Does it fester like a sore-and then run? Walter Lee Younger is a male with huge dreams and even bigger dissatisfactions. He is continually taking his aggravations out on individuals who are closest to him. Throughout the majority of the unique, Walter Younger so worried with making money that he continually blames his family due to the fact that he has been unable to acquire the riches he desires. Walter blasts his other half, Ruth, since he feels she never ever supports his dreams. Walter quips, “That’s what’s wrong with the colored lady in this world … Do not understand about constructing their men up and making them feel like somebody. Like they can do something” (1777 ). Walter is jealous of his sibling, Beneatha, because his mom wants to economically support her imagine ending up being a doctor but will not back any of his “concepts”. Naturally, Walter Lee is vulnerable to having tantrum when he does not get what he desires but he does not have the responsibility to perform tasks like going to work and making great financial choices.

Although Walter’s stunted maturity is partially due to his domestic training, it is also be added to the social setting that he is required to reside in. He is a man with an other half and child who, due to the fact that of poverty, is required to live with his mother and sibling in a small two-bedroom house. Who would not be desperate for more? In a 1961 unfilmed movie script of Raisin in the Sun that was likewise written by Hansberry, Walter Lee, dealing with the understanding that his mom has actually just utilized the insurance coverage money to buy a home in Clybourne Park, skips work and drives to a slaughterhouse on the borders of Chicago where he stands to observe cows waiting for massacre: “These outdoor scenes are effectively juxtaposed with the claustrophobic apartment or condo that is often the website of the drama in the play. Walter resides in two cramped spaces with his sibling, mom, partner, and son, and feels cooped up also in his job which needs him to invest much of the day in a cars and truck, at the beck and call of his boss” (Tritt 52). Walter’s anger stems not from hatred or jealousy towards the members of his family but from a frustration with his place in a society where all the chances are stacked versus the black family unit. The outcome is a bitter male who unconsciously sets out on a path of self-sabotage that threatens to damage him and his family.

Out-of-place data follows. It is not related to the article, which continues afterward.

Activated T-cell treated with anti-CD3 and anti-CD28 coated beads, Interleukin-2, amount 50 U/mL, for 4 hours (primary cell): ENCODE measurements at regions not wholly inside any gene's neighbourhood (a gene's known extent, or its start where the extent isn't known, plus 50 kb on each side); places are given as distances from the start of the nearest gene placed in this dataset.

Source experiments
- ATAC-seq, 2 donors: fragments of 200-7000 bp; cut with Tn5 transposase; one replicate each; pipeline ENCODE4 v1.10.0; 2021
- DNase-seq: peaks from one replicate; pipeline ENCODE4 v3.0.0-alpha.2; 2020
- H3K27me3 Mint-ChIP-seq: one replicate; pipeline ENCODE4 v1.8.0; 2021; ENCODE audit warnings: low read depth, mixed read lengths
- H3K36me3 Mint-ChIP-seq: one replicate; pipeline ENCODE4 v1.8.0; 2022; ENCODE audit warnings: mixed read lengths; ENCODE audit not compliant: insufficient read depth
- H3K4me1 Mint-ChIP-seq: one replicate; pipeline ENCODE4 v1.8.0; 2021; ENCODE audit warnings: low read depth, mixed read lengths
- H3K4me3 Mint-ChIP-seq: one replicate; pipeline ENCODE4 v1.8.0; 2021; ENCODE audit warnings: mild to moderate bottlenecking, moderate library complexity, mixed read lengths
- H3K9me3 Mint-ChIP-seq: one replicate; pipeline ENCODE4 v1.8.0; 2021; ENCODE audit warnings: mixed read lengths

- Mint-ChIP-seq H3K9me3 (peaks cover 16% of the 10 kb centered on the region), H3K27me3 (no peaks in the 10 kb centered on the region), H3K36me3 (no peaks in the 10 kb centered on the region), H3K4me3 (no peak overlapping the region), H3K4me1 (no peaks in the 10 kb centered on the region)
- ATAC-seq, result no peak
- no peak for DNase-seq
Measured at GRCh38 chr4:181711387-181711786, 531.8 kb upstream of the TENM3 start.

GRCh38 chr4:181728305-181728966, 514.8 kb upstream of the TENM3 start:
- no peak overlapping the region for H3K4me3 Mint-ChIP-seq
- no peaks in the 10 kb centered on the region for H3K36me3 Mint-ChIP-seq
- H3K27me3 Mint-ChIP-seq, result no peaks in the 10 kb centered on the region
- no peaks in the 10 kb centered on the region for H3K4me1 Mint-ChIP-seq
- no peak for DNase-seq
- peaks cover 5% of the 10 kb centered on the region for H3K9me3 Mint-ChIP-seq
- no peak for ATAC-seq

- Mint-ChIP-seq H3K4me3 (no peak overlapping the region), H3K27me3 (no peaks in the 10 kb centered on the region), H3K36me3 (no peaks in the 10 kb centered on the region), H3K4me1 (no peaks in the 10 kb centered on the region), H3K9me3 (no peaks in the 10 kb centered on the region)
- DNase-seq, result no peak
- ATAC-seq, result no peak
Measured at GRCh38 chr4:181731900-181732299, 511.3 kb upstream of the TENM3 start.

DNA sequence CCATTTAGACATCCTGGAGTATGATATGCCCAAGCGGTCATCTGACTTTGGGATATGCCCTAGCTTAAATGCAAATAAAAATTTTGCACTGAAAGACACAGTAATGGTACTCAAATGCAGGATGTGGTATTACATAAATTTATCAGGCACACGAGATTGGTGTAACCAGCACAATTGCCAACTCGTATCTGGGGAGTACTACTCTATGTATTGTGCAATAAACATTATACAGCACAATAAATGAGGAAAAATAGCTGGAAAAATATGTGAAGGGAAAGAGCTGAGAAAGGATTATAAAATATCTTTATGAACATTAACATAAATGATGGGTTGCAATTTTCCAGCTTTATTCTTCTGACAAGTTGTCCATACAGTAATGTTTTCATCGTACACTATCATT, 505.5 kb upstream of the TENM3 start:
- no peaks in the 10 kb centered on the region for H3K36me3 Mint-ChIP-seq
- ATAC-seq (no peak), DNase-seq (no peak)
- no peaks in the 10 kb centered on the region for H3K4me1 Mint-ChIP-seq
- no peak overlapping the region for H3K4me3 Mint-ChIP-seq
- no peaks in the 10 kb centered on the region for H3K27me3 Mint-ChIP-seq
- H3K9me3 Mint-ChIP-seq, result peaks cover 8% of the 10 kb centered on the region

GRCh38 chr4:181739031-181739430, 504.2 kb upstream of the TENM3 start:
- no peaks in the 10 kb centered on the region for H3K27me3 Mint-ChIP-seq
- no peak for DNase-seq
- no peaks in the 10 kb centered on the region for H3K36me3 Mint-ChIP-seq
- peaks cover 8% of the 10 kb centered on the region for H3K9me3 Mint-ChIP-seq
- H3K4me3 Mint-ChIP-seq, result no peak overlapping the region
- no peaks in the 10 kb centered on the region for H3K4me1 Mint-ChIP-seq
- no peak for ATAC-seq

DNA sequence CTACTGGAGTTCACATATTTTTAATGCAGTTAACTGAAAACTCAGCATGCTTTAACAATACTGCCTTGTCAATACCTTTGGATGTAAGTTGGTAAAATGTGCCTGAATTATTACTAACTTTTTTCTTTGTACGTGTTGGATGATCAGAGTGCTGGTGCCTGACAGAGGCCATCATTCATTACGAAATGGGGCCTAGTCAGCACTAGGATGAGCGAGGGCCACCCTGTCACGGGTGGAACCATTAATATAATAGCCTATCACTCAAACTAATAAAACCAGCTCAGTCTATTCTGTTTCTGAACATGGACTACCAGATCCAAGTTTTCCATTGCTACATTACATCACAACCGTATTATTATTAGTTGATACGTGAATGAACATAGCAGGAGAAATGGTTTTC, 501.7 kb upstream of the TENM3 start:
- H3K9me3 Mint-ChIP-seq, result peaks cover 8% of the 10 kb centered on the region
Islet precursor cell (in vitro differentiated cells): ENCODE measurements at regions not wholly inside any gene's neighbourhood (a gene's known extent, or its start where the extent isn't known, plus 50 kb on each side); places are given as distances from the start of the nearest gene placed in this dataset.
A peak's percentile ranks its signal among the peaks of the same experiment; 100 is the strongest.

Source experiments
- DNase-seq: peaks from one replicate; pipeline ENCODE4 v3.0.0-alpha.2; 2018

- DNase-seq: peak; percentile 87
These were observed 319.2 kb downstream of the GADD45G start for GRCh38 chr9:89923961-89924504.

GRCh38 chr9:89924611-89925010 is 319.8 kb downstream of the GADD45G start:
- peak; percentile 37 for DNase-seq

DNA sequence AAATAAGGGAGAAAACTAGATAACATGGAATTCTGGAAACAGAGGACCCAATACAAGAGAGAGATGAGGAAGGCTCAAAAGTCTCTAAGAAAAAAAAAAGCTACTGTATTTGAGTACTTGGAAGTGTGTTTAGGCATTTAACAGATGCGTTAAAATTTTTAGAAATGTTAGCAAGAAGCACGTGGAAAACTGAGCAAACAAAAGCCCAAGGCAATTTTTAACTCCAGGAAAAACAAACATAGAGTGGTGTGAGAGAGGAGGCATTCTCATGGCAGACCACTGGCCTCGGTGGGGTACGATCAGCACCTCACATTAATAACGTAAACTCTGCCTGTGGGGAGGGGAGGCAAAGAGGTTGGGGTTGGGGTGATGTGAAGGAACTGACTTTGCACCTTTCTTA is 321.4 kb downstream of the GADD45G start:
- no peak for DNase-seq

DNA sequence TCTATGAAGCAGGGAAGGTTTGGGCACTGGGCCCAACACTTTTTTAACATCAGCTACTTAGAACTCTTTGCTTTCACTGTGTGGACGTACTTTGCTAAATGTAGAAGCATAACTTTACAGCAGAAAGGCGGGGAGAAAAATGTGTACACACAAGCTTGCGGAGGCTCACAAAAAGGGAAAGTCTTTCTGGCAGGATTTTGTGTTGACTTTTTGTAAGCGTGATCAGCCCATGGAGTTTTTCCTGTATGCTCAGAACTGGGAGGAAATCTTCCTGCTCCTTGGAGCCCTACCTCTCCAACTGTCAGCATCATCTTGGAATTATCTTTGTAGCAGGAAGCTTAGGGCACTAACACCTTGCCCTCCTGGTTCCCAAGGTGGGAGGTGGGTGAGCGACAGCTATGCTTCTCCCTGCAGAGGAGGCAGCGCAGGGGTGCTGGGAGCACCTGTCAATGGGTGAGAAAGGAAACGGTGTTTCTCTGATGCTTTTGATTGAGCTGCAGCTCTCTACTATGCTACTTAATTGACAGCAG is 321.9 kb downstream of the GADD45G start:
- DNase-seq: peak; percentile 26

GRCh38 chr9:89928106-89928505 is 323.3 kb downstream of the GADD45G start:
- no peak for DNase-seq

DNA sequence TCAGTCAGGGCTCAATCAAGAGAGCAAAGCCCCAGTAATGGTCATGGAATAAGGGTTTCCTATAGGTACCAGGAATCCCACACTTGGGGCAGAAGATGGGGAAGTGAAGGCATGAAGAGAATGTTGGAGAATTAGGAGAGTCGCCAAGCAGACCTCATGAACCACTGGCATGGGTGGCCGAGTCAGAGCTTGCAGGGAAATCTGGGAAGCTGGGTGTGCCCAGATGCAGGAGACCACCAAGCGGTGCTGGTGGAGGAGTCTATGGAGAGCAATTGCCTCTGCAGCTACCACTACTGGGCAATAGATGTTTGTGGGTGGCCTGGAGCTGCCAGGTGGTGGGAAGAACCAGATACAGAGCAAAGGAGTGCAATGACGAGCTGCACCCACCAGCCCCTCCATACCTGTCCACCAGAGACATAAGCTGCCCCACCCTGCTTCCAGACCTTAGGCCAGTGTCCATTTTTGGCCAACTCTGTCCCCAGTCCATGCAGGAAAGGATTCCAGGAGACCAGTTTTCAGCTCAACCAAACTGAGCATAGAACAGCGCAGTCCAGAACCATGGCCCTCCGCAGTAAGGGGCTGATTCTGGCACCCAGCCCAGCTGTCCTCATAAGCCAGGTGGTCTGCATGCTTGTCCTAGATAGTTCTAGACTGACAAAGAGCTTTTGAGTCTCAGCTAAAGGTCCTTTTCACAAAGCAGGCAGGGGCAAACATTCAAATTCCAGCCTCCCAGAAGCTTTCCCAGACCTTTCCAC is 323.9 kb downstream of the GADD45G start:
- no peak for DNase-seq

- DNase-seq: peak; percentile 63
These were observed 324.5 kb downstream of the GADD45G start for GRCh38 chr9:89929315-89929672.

Luckily, Walter doesn’t end the play in this exact same apprehended state, and it is through another rushed hope that Walter Lee reaches maturity. After he is tricked out of the staying insurance coverage cash, it seems as if all hope is lost for Walter. He makes plans to sell their recently purchased house back to the Clybourne Park Improvement Association for a revenue. When Mr. Linder arrives to complete the purchase, Walter begins to think about his family, the hard work, sacrifice and the resilience it took to get them to a place where they could be house owners. Walter states, “… We have actually all thought of your deal and we have decided to move into our home because my dad– my dad– he earned it … We don’t want your cash” (1829 ). Because minute, Walter concerns the awareness that the structure of his household is more crucial than any quantity of financial wealth he might amass. Through this awareness, he has the ability to make the imagine his entire family, including himself and Mr. Younger, become a reality.